Dealing with CRLF can be extremely annoying on Linux, as it can cause errors when attempting to execute scripts or compile files. It is especially problematic when working with text files that were created on Windows, as they are formatted differently than Linux. Fortunately, there are easy ways to fix this issue. Traditionally, this has been done by using the dos2unix command, which can quickly and easily convert Windows-formatted text files to Linux-formatted ones, allowing you to avoid the headache of dealing with CRLF. This, however, requires you to first install dos2unix, which you may not be able to do or may not want to do. In this case, you can use the built in tr command, as I’ll show below.

Using dos2unix

If you’re willing and able to install a new program for this purpose, dos2unix is the simplest option. Simply install it (sudo apt install dos2unix on Debian-based systems) and then run it using dos2unix myfile.txt, where myfile.txt is the file you’d like to convert.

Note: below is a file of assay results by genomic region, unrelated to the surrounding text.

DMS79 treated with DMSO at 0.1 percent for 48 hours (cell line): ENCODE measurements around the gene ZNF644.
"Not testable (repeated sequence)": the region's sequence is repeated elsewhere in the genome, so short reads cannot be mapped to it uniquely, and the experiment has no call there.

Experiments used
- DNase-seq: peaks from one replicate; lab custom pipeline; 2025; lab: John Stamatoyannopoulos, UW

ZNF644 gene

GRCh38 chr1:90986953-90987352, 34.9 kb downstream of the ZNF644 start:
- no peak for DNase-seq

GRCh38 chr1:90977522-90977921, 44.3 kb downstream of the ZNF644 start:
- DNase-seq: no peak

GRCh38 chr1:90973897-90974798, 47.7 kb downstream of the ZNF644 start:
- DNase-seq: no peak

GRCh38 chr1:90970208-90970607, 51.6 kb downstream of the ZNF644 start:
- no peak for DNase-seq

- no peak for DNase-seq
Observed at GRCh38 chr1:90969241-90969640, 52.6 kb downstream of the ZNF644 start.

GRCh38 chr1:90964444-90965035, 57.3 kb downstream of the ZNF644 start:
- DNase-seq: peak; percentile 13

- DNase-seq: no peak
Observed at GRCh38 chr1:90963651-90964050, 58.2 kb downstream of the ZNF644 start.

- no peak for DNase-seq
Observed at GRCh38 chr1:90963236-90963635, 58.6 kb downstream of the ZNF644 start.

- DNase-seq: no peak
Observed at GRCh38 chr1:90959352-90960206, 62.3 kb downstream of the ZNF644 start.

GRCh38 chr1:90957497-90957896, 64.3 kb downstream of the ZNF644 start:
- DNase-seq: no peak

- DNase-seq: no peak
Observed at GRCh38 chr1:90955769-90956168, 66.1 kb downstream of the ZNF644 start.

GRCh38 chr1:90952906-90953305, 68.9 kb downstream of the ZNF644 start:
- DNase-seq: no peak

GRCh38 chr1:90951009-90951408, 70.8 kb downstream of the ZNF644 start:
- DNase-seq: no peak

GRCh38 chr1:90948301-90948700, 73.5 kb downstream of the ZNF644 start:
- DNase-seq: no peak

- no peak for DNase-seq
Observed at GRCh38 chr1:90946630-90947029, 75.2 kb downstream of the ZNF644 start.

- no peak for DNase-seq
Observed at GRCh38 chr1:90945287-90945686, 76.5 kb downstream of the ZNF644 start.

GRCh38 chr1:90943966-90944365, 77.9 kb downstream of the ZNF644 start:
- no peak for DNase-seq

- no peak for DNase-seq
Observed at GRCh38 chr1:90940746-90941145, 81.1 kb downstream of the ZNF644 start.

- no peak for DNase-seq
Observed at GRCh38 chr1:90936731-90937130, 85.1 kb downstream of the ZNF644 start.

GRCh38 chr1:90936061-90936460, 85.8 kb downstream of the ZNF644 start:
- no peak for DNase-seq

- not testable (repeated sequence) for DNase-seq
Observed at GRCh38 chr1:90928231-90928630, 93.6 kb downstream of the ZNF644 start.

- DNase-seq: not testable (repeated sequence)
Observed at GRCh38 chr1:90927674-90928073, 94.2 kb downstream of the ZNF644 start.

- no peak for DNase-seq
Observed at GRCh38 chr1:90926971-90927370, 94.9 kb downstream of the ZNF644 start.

Using tr

If you aren’t able to install a new program (or don’t want to), you can use the tr command to accomplish the same thing. Simply run the following to convert myfile.txt:

(tr -d '\r' < myfile.txt) > myfile.txt._temp && mv myfile.txt._temp myfile.txt

This script will read from myfile.txt, delete the CRLF characters, save the contents to myfile.txt._temp, then rename myfile.txt._temp to myfile.txt. In practice, it does the same thing as dos2unix.

If you don’t want to manually type this for every file you want to convert, you can create a shell script and use variables. For example, you can save the following to a script called

(tr -d '\r' < $1) > $1._temp && mv $1._temp $1

Then, simply run ./ myfile.txt to convert myfile.txt to LF file endings. (Note, remember to run chmod +x to make the script executable).